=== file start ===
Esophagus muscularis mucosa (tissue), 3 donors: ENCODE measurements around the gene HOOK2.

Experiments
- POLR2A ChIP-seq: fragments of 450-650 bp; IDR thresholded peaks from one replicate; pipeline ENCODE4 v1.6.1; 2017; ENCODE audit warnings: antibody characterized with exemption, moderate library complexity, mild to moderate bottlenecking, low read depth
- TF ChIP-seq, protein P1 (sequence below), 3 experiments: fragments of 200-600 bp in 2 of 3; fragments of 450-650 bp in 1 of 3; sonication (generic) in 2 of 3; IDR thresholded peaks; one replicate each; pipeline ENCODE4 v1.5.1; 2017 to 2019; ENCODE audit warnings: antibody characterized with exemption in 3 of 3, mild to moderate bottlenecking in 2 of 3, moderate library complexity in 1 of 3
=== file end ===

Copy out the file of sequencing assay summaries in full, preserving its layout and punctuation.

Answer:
Esophagus muscularis mucosa (tissue), 3 donors: ENCODE measurements around the gene HOOK2.

Experiments
- POLR2A ChIP-seq: fragments of 450-650 bp; IDR thresholded peaks from one replicate; pipeline ENCODE4 v1.6.1; 2017; ENCODE audit warnings: antibody characterized with exemption, moderate library complexity, mild to moderate bottlenecking, low read depth
- TF ChIP-seq, protein P1 (sequence below), 3 experiments: fragments of 200-600 bp in 2 of 3; fragments of 450-650 bp in 1 of 3; sonication (generic) in 2 of 3; IDR thresholded peaks; one replicate each; pipeline ENCODE4 v1.5.1; 2017 to 2019; ENCODE audit warnings: antibody characterized with exemption in 3 of 3, mild to moderate bottlenecking in 2 of 3, moderate library complexity in 1 of 3